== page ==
If you are apple-shaped and have a beer belly, watch out. In addition to the fat that hangs over your belt, you also have visceral fat — fat that's stored deep in your abdominal cavity. And according to a study published in Cancer Prevention Research, you're at increased risk to develop colon cancer.
"There has been some skepticism as to whether obesity per se is a bona fide cancer risk factor, rather than the habits that fuel it, including a poor diet and a sedentary lifestyle," said Derek M. Huffman, Ph.D., postdoctoral fellow at the Institute for Aging Research at the Albert Einstein College of Medicine in Bronx, N.Y. "Although those other lifestyle choices play a role, this study unequivocally demonstrates that visceral adiposity is causally linked to intestinal cancer."
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Earlier research has shown that obesity sharply increases the probability of being diagnosed with and dying from many cancers. Huffman and his colleagues sought to determine if removing visceral fat in mice genetically prone to developing colon cancer might prevent or lessen the development of these tumors.
The mice were randomly assigned to one of three groups. Mice in the first group underwent a sham surgery and were allowed to eat an unrestricted "buffet style" diet, for the duration of the study, which resulted in these mice becoming obese. Those in the second group were also provided an unrestricted diet and became obese, but they had their visceral fat surgically removed at the beginning of the study. Mice in the third group also underwent a sham surgery, but were provided only 60 percent of the calories consumed by the other mice in order to reduce their visceral fat by dieting.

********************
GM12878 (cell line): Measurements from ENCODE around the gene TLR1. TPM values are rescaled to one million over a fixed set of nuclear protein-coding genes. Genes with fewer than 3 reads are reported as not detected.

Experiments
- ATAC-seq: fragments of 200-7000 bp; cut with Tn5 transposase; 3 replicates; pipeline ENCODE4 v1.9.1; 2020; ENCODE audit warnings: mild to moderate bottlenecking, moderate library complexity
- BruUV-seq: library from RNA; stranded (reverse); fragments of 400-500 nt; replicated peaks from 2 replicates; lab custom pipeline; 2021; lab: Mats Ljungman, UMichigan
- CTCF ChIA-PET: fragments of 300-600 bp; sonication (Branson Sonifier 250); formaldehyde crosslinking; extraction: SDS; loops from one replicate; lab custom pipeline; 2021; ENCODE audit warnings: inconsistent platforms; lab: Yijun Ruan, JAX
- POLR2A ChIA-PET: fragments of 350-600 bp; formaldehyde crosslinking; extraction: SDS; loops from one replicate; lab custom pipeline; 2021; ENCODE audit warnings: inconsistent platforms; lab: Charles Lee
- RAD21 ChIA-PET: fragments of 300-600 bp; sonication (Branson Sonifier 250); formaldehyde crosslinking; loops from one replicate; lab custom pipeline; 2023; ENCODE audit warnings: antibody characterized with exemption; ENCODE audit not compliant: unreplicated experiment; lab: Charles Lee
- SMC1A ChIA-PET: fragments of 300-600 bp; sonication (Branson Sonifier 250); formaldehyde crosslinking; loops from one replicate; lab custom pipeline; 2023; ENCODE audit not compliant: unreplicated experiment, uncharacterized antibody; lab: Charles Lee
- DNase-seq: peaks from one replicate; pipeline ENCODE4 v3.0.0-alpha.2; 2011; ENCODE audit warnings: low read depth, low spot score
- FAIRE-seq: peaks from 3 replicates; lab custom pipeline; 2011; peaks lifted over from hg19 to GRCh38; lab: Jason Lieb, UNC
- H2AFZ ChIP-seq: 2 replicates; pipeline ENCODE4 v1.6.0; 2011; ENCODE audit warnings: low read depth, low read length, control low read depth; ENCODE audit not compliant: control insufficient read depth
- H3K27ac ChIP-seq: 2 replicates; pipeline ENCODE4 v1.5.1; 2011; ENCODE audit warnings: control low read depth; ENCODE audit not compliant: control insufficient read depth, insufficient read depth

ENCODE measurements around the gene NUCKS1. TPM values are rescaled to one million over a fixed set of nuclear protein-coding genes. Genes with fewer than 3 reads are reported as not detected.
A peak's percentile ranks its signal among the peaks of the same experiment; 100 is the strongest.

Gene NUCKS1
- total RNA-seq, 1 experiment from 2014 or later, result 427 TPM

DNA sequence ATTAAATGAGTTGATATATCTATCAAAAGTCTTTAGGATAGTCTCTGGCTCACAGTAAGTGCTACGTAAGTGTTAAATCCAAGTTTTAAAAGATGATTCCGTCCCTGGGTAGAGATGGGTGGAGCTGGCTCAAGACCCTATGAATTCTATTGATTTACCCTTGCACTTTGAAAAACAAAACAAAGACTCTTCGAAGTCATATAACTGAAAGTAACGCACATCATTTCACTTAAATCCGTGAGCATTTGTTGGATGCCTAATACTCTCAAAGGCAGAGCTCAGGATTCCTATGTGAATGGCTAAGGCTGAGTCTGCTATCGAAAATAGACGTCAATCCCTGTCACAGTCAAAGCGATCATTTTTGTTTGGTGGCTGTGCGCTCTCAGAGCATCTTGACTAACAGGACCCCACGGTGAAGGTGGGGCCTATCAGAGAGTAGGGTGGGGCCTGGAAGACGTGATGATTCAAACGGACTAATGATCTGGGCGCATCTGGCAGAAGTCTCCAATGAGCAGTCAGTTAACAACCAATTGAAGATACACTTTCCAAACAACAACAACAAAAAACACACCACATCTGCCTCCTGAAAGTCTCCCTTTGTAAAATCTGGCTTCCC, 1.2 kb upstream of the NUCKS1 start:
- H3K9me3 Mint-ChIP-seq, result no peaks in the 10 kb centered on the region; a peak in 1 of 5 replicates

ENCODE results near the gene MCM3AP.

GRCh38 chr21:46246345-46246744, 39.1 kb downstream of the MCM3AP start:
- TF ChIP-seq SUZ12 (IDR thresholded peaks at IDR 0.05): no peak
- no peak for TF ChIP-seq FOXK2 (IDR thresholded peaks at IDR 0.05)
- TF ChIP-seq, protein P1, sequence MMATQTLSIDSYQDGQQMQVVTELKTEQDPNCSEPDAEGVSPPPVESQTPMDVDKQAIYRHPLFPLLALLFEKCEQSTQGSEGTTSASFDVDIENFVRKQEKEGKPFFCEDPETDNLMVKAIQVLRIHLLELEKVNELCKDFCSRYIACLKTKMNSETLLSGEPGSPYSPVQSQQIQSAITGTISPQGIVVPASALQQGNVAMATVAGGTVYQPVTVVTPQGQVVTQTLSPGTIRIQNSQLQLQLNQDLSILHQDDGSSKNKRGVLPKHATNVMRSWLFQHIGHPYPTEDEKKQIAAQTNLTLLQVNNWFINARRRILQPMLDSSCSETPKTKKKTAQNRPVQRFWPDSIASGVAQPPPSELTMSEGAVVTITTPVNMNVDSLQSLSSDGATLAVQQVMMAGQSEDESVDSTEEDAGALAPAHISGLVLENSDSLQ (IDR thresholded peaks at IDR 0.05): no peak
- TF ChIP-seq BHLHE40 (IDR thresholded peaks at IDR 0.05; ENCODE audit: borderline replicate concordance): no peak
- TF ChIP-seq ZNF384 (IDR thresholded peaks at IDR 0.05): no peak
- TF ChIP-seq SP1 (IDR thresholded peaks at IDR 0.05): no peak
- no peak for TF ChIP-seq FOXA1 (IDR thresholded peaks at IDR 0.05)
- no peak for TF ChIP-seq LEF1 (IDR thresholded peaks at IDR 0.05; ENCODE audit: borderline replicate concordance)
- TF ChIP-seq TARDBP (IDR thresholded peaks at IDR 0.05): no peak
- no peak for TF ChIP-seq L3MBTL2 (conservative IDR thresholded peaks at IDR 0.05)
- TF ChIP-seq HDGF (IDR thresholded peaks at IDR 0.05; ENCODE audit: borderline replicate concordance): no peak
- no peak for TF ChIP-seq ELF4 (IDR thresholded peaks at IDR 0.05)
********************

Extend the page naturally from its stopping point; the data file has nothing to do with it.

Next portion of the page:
"Our sham-operated obese mice had the most visceral fat, developed the greatest number of intestinal tumors, and had the worst overall survival," Huffman said. "However, mice that had less visceral fat, either by surgical removal or a calorie-restricted diet, had a reduction in the number of intestinal tumors. This was particularly remarkable in the case of our group where visceral fat was surgically removed, because these mice were still obese, they just had very little abdominal fat."
The researchers then subdivided the groups by gender. In female mice, the removal of visceral fat was significantly related to a reduction in intestinal tumors, but calorie restriction was not. In male mice, calorie restriction had a significant effect on intestinal tumors, but removal of visceral fat did not.
"This suggests that there are important gender differences in how adiposity and nutrients interact with the tumor environment," Huffman said. "In addition, the study emphasizes the need to promote strategies that reduce visceral fat in abdominally obese individuals."
Huffman noted that more studies are needed to definitively uncover the mechanisms behind the link between visceral fat and intestinal cancer, to determine how abdominal obesity and the availability of nutrients act independently during the stages of tumor promotion and progression, and to determine how other strategies to promote weight loss, such as bariatric surgery, affect cancer risk.
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